To solve challenges related to growing urban poverty, we must understand and operationalize the concept of urban poverty so that it can be linked to actions taken by urban practitioners and decision-makers. Conceptualizations of urban poverty range from those based on income or consumption deprivation, such as the standardized poverty lines that measure how many people live on less than two dollars a day, to broader, more multidimensional indices of human well-being, and to those based on vulnerability, social exclusion, and the lack of political power. All of these have their utilities, as well as documented strengths and weaknesses.
As urban planners are concerned with the quality of life of all residents in a city and aware of the limited impact that national and subnational poverty reduction programs have had on stemming the rise of urban poverty, we propose a new way to operationalize urban poverty in the Global South in terms of the urban underserved. We define the urban underserved as low- and lower-middle income urban residents who lack access to one or more basic services such as housing, water, energy, and transportation. They lack access to these services across various dimensions of access – the quality and quantity of the service, proximity to the service (for example, distance to public transport stops and jobs), affordability of the service, and time during which access exists (for example, duration of power or water supply and wait time for public transport). In most cities of the Global South, the composition of the urban underserved correlates strongly with income level, although the concept is broader than simply an income-based poverty line (Figure 36.3).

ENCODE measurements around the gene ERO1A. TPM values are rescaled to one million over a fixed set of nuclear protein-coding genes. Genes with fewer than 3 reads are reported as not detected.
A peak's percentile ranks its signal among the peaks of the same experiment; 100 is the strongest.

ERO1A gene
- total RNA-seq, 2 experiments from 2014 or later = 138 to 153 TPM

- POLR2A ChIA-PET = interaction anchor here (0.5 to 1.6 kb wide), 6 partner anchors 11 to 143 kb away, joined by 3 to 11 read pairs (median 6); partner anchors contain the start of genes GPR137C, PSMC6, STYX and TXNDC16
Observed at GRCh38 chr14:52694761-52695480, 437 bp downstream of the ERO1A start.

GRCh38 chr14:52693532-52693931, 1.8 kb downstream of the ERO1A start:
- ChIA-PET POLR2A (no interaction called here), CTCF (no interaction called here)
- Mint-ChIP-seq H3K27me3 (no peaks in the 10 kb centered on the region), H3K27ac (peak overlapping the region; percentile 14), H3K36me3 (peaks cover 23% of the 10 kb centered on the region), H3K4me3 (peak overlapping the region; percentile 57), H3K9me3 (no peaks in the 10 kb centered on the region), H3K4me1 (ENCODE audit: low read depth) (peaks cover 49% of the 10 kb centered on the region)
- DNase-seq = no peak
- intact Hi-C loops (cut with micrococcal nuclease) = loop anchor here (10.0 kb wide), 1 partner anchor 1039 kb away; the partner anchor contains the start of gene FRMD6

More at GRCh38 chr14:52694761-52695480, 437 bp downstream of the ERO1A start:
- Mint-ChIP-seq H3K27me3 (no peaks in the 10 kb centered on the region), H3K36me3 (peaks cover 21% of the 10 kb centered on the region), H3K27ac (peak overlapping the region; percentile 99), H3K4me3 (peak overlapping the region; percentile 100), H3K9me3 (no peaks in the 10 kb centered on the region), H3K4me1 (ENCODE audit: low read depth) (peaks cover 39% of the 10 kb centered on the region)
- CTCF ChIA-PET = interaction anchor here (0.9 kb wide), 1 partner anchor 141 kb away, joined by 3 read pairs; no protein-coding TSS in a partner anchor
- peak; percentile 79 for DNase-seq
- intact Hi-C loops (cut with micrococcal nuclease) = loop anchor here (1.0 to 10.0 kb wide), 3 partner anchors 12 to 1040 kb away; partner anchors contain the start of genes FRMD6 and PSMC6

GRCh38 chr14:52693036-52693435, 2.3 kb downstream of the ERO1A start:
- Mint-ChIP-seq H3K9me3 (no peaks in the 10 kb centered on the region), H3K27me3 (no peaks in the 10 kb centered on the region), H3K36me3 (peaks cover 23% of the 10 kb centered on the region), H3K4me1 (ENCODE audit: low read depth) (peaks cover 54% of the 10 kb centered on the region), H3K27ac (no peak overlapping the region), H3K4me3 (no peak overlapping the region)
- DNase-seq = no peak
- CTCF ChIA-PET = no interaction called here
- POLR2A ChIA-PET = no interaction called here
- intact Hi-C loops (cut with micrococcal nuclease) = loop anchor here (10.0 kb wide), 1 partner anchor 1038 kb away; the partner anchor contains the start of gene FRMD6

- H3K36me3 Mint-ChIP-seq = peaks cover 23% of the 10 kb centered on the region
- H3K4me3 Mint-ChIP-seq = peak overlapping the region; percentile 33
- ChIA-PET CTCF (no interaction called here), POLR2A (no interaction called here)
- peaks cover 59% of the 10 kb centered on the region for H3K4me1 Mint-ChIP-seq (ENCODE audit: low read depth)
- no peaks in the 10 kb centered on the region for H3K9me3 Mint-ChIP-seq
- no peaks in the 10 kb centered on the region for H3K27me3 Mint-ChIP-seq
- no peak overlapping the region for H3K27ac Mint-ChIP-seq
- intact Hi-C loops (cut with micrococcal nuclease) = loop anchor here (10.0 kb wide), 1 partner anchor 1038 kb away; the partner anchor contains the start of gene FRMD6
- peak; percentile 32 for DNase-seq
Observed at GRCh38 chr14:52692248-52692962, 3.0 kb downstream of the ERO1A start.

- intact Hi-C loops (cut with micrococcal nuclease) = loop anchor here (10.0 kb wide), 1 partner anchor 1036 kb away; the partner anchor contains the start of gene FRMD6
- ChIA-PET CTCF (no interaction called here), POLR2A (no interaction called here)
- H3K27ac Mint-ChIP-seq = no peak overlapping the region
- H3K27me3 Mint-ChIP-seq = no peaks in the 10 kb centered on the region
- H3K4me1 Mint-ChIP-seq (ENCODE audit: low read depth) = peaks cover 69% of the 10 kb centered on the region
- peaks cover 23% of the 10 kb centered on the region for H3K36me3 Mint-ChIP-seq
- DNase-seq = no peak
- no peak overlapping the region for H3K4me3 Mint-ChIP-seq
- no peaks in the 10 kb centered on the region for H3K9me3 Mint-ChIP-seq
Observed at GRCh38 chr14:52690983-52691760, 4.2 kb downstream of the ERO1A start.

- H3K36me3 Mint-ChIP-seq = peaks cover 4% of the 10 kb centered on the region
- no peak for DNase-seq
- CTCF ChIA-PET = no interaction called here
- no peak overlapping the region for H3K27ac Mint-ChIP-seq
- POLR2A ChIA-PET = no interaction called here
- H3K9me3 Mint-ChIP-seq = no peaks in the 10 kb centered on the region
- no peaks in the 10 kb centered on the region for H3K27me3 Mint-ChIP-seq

Based on interviews in seven countries – India, Brazil, Mexico, China, Ghana, Kenya, and Nigeria – we find several common problems faced by urban residents in their level of access to reliable and affordable urban services. The urban services we include are secure and affordable housing; reliable and affordable potable water; clean, reliable, and affordable energy; and safe, convenient, and affordable transportation. These are all urgent needs that must be met in the short term; if not adequately addressed, the urban underserved are compelled to self-provide them in informal, illegal, expensive, or unsafe ways. These are all also areas that involve the built environment and infrastructure choices, where making poor, myopic decisions can result in long-term consequences that are extremely difficult and costly to reverse. There is thus a serious lock-in effect.
Urban services that fall at the intersection of fulfilling urgent needs of a growing urban population and avoiding unsustainable lock-in are the highest priorities for cities to get right. If these issues are not resolved for the urban underserved, the costs to the city as a whole are enormous. Progress in these high-priority areas requires coalitions of urban change agents working towards a shared vision, working within important enabling conditions of governance, urban financing, and the capacity to plan, manage, and sustain change over time. When cities make progress in one of these high-priority areas that touch many people’s lives, the momentum of these positive changes can affect transformations in other areas of urban development, with the potential to trigger broader, cross-sectoral, citywide transformation, as has been seen in cities such as Medellín and Surat.